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Nonetheless, the Civil Rights Act of 1964 was the first important civil rights legislation since the Civil Rights Act of 1875. Hours after President Johnson signed it into law, on July 2, 1964, he hit the TV screen to play up the whole American ideal of freedom. His appearance on television may as well have been a sitcom. A show, fully cast with the best actors, complete with smiling faces and a laugh track. And Black Americans, at least those who’d seen the show before, looked on, entertained, but fully aware it was all scripted.

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And… cut!

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Malcolm X, full of distrust for America, spoke out not against the bill but about the likelihood of its actually ever being enforced. Who was going to make sure the laws would be followed if the law, lawmakers, and law enforcers were all White and racist? Angela Davis felt the same way. And Angela and Malcolm weren’t wrong. This was a political play. President Johnson knew that since he’d made it about Kennedy, this bill wouldn’t hurt his position as president or his potential to get reelected. At least, that’s what he thought. But George Wallace, the governor of Alabama and ultimate racist, threw a major wrench into Johnson’s reelection plans. Wallace had taken a public stand for segregation the year before, and received 100,000 letters of support, mostly from northerners.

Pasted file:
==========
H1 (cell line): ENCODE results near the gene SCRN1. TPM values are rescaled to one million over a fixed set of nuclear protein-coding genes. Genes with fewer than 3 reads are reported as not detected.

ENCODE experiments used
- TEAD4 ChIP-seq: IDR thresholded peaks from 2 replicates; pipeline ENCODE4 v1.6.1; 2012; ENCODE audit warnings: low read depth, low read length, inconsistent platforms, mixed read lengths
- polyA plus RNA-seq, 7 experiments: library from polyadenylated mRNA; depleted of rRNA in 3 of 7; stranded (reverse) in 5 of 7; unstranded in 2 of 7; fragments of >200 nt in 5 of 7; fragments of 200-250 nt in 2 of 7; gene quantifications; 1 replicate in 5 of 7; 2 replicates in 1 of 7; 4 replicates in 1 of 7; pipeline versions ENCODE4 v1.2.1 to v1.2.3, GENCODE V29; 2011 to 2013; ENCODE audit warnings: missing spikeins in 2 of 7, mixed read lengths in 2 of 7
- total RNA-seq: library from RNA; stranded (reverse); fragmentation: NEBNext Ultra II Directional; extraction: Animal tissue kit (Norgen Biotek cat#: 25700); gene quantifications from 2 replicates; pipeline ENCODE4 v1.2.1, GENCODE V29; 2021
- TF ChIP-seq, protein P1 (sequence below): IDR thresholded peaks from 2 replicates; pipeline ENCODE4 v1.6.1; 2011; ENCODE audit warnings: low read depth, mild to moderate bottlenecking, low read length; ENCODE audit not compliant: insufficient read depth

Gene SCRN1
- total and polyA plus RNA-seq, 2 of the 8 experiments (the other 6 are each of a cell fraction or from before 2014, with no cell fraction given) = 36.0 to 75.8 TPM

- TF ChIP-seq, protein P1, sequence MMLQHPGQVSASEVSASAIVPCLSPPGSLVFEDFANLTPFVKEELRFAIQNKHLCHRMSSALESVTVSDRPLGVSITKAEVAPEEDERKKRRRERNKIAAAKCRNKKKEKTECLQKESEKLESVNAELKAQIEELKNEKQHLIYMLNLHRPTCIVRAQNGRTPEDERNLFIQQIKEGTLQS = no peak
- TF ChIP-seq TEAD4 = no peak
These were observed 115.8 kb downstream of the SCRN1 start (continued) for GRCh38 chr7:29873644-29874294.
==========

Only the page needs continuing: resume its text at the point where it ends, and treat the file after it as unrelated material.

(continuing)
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Wait. What? Yep. Northerners. Sending in letters in support of Wallace’s stance for segregation. This proved, painfully, that everyone—the North and the South—hated Black people.

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Barry Goldwater, a senator from Arizona, was also running. Goldwater was ushering in a new kind of conservatism. His platform was that government assistance, which White people had been receiving for a long time, was bad for human beings. That it turned people into animals. Of course, this racist epiphany hit Goldwater once Black people started receiving government assistance, too. Funny how that happens. Yet not funny at all. It’s like someone telling you they hate your shoes, and then a week later, once they’ve put you down and made you feel insecure, they start wearing them. This strange game of whatever’s good for the goose not being good for the gander. A gander is a male goose. But for this example, a gander is a whole bunch of Black people.